Wingnut Week In Review: Selective Outrage

Sandra Sterling (right), Alton Sterling's aunt, visits the memorial created for her nephew after he was shot and killed by police in Baton Rouge, Louisiana. (Photo: Mark Wallheiser/Getty Images)

Wingnut Week In Review: Selective Outrage

Three shootings made national news this week. Most Americans were outraged by all three. However, conservatives were outraged by one, and silent about the other two.

For the third time this week, Americans awoke Friday to news of yet another shooting. Still reeling from the police-involved shooting deaths of Alton Sterling in Louisiana and Philando Castile in Minnesota, Americans learned this morning that five police officers were killed and seven injured when multiple snipers opened fire during peaceful demonstrations in downtown Dallas, Texas, over police-involved shootings.

President Obama condemned the Dallas attack as a "vicious, calculated, and despicable attack on law enforcement." Having just made a statement addressing the deaths of Sterling and Castile, and police-involved shootings of African Americans, the president unequivocally denounced violence against police. "We are horrified over these events, and we stand united with the people and police department in Dallas," Obama said. "But let's be clear there is no possible justification for these kinds of attacks, or any violence against law enforcement."

Black Lives Matter supporters condemned the Dallas attack, and expressed sympathy and support for the victims and survivors.

Rally organizers also condemned that attack. Dominique Alexander, founder of the Next Generation Network that organized the Dallas demonstration said, "We want Dallas to know that violence of any kind we condemn. We continue to stand with the families of these officers and pray with them, as well as we stand with the families of Alton Sterling and Philando in Minnesota."

Quinyetta Mcmillon, the mother of Alton Sterling's 15-year-old son, spoke out against the Dallas attack. "We wholeheartedly reject the reprehensible acts of violence that were perpetrated against members of the Dallas Police Department," McMillon said in a statement issued by her attorneys. "Our hearts break for the families of the officers who were lost as they protected protesters and residents alike during a rally."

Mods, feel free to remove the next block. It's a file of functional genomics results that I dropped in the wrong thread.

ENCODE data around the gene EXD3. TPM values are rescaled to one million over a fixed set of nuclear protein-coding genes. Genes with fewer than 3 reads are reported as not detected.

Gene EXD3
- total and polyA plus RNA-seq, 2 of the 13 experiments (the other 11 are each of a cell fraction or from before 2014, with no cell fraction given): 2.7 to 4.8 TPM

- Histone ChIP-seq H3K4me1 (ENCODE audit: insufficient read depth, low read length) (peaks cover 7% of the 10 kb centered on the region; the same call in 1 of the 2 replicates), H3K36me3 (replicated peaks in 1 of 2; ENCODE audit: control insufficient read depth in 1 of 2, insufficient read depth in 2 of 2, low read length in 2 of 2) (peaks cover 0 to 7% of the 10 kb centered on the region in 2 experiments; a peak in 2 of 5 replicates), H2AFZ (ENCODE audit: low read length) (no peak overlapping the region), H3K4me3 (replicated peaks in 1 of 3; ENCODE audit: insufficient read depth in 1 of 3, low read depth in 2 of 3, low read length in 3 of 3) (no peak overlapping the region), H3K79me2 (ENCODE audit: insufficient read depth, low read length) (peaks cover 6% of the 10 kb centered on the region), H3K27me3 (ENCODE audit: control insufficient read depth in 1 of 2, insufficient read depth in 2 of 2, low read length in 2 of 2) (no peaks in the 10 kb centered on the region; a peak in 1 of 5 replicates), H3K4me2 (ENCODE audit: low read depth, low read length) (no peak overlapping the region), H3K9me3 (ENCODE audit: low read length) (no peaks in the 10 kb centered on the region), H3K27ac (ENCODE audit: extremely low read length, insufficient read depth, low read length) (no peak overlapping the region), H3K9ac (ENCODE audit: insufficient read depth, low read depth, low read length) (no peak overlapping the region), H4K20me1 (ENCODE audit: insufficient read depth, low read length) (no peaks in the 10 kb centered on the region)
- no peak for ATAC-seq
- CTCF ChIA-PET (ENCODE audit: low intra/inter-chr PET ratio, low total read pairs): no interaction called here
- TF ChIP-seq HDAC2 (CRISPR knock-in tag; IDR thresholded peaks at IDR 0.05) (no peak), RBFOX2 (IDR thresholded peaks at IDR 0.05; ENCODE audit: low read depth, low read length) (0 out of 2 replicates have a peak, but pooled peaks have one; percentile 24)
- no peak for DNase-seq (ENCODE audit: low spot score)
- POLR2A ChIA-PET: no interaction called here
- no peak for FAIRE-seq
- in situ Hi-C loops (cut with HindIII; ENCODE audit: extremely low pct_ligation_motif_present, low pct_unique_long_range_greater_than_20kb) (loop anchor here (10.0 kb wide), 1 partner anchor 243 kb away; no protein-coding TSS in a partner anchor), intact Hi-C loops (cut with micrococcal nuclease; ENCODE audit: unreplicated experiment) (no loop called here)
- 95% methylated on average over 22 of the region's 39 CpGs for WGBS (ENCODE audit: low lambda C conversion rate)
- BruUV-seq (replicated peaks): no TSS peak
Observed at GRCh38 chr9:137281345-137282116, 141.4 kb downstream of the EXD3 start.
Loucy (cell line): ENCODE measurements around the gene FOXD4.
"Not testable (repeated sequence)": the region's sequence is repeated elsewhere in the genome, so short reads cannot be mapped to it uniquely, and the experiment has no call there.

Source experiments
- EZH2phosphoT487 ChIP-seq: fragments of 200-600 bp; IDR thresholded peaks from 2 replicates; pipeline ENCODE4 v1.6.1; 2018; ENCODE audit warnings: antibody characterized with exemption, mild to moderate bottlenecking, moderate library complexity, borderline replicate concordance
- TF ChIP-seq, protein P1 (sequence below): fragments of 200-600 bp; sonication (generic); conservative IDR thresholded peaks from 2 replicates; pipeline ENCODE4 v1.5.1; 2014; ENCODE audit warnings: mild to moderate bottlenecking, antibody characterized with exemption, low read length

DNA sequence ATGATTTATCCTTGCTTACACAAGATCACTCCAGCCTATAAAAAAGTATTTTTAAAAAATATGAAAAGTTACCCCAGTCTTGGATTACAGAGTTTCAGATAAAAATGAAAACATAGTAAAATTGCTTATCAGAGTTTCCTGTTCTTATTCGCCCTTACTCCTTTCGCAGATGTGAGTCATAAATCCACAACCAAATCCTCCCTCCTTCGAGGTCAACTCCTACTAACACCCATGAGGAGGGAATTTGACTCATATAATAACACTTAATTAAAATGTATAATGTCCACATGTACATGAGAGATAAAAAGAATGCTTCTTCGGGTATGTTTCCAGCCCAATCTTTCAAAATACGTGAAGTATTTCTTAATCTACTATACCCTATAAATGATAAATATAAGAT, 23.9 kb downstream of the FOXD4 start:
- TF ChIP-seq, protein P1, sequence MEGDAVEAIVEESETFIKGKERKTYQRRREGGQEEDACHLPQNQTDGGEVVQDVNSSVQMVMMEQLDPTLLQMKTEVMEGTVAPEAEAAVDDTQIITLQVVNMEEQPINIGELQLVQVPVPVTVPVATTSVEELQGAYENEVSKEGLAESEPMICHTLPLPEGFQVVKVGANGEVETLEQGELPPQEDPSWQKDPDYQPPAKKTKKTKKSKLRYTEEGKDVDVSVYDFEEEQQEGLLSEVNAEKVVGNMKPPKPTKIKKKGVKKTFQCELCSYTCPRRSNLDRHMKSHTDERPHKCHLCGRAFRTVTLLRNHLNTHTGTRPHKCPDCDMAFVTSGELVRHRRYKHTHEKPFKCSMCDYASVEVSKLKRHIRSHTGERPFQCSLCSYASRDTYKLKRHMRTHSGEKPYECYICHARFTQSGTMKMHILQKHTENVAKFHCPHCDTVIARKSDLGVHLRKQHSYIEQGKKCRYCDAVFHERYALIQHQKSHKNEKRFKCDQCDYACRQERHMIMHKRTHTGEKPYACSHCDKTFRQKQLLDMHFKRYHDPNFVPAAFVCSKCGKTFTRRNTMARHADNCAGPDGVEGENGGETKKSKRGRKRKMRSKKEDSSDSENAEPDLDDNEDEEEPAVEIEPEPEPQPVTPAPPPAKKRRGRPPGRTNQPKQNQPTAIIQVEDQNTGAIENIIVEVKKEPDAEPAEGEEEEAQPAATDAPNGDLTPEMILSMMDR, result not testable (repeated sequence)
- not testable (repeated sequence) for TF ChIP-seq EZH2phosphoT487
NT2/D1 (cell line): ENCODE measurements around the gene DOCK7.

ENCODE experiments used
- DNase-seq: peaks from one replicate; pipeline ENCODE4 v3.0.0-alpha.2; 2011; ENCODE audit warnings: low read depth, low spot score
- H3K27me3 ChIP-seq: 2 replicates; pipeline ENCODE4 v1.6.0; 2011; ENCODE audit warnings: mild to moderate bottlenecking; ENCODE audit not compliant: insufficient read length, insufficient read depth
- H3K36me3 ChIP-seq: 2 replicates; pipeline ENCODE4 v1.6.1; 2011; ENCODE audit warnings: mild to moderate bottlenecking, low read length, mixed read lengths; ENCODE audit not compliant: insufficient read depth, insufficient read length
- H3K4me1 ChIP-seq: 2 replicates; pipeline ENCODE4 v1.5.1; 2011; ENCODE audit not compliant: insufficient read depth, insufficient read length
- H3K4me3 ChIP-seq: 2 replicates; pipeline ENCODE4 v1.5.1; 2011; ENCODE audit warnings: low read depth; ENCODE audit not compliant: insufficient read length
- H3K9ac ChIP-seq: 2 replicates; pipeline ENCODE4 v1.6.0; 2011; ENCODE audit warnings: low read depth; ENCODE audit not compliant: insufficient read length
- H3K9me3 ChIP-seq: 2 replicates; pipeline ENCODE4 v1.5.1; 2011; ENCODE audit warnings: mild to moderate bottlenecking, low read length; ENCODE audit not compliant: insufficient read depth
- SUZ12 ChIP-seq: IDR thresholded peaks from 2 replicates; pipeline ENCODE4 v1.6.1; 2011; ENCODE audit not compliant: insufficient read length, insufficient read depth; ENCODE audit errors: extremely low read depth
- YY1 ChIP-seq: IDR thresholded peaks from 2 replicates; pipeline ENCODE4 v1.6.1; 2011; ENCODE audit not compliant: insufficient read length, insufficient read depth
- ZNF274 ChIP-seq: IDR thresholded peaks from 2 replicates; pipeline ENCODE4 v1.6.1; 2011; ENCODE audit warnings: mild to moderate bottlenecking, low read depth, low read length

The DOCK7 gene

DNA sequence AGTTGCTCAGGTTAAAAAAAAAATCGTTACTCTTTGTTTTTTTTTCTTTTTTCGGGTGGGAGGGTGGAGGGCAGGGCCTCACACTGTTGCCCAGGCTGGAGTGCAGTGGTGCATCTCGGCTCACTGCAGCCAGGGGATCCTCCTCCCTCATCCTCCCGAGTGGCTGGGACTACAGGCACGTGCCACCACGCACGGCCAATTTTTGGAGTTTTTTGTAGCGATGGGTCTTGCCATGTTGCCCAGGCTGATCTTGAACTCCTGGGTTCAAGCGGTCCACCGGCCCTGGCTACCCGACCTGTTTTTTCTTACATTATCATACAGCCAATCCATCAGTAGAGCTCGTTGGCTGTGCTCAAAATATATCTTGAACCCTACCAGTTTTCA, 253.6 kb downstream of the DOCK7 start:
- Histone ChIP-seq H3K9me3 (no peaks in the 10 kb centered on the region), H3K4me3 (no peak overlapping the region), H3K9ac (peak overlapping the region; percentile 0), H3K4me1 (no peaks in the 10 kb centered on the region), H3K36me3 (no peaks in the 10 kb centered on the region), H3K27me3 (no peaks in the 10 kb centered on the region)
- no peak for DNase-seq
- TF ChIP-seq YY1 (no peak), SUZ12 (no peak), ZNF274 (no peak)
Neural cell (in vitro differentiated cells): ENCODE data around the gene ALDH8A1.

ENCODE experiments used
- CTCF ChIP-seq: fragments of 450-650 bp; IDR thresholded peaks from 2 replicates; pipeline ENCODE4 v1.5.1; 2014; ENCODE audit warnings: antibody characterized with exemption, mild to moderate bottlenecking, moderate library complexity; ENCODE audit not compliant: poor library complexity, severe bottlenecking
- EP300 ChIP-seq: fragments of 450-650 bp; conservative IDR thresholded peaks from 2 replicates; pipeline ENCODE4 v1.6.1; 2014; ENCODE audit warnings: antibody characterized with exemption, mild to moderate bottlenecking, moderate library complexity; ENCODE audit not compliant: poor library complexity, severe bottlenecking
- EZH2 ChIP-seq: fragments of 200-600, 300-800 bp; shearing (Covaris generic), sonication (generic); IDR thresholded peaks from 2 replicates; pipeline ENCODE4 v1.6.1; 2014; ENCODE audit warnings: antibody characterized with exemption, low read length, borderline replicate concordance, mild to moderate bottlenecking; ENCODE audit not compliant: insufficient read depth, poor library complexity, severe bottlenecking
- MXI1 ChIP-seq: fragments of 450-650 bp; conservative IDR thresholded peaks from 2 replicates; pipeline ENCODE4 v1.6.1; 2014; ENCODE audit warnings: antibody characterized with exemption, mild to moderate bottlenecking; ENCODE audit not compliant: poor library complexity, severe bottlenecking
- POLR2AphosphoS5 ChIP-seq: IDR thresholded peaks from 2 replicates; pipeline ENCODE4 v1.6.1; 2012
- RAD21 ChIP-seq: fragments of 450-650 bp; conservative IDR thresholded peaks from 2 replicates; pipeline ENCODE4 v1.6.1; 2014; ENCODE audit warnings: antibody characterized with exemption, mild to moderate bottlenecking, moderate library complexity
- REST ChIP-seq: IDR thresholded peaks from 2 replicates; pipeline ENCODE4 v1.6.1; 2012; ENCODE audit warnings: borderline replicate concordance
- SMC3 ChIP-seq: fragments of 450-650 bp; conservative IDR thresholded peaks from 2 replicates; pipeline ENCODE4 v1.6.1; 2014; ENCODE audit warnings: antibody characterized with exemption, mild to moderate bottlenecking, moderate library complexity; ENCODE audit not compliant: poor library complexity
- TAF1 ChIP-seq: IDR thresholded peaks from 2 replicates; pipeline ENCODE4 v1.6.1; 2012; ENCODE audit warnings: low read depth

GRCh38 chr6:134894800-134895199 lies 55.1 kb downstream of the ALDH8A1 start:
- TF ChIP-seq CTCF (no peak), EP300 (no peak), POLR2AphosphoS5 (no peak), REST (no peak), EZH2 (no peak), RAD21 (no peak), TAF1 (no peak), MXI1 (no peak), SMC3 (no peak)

On the other hand, conservatives who were noticeably silent after the police-involved shooting deaths of Sterling and Castile had plenty to say after the Dallas attack.

Deadbeat dad and former-congressman-turned-radio-host Joe Walsh tweeted and deleted that President Obama should "watch out" after Dallas.

Walsh wasn't nearly done.

The rest of right-wing Twitter wasn't much better.

Oddly enough, Donald Trump issued an uncharacteristically measured statement about Dallas. He even acknowledged the police-involved shooting deaths of Sterling and Castile, after maintaining silence about them for two days. However, Trump still missed the point. In the middle of his statement he declares, "Our nation has become too divided ... Racial tensions have gotten worse, not better," revealing an utter lack of self-awareness.

Is this the same Donald Trump who encouraged violence against African-American protesters at his rallies? Why hasn't he made a statement about Portland, Oregon, where a Trump supporter pulled a Glock pistol on protesters at a Black Lives Matter rally?

Michael Strickland, who participated in a Portland State University Students for Trump rally last month, set up a tripod-mounted camera near the fringe of a Black Lives Matter demonstration in downtown Portland. He got the attention of protesters who recognized Strickland as someone involved in the YouTube channel "Laughing At Liberals," which films people at progressive protests and puts videos online with their names and addresses, making them easy targets for stalking and harassment.

When activists approached him to tell him to leave, Strickland drew his gun and chambered an extra-capacity magazine. As he reiterated, Strickland repeatedly said he reached for his gun because, "I feared for my life." Strickland and another man were ultimately arrested.

If he's looking for someone to blame for increased division and rising racial tensions, Trump should look in the mirror and check his own rhetoric.

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